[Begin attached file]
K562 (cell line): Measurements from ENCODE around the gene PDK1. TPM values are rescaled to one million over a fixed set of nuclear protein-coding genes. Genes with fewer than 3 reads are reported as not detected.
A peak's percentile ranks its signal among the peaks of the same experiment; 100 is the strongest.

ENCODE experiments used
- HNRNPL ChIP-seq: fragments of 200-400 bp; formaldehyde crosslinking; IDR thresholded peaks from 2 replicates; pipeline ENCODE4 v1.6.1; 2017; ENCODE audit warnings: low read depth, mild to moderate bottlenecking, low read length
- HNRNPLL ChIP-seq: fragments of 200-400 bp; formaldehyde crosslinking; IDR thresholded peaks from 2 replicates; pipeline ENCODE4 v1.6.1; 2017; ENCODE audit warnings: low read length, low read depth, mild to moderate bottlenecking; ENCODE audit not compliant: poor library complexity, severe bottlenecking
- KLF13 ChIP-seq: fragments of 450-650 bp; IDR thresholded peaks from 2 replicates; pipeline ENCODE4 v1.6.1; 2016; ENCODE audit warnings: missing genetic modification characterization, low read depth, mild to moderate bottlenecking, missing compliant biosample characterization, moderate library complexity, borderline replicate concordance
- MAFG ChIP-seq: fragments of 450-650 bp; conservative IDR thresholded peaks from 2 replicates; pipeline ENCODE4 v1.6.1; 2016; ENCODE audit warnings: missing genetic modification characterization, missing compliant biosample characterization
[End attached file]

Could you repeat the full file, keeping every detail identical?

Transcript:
K562 (cell line): Measurements from ENCODE around the gene PDK1. TPM values are rescaled to one million over a fixed set of nuclear protein-coding genes. Genes with fewer than 3 reads are reported as not detected.
A peak's percentile ranks its signal among the peaks of the same experiment; 100 is the strongest.

ENCODE experiments used
- HNRNPL ChIP-seq: fragments of 200-400 bp; formaldehyde crosslinking; IDR thresholded peaks from 2 replicates; pipeline ENCODE4 v1.6.1; 2017; ENCODE audit warnings: low read depth, mild to moderate bottlenecking, low read length
- HNRNPLL ChIP-seq: fragments of 200-400 bp; formaldehyde crosslinking; IDR thresholded peaks from 2 replicates; pipeline ENCODE4 v1.6.1; 2017; ENCODE audit warnings: low read length, low read depth, mild to moderate bottlenecking; ENCODE audit not compliant: poor library complexity, severe bottlenecking
- KLF13 ChIP-seq: fragments of 450-650 bp; IDR thresholded peaks from 2 replicates; pipeline ENCODE4 v1.6.1; 2016; ENCODE audit warnings: missing genetic modification characterization, low read depth, mild to moderate bottlenecking, missing compliant biosample characterization, moderate library complexity, borderline replicate concordance
- MAFG ChIP-seq: fragments of 450-650 bp; conservative IDR thresholded peaks from 2 replicates; pipeline ENCODE4 v1.6.1; 2016; ENCODE audit warnings: missing genetic modification characterization, missing compliant biosample characterization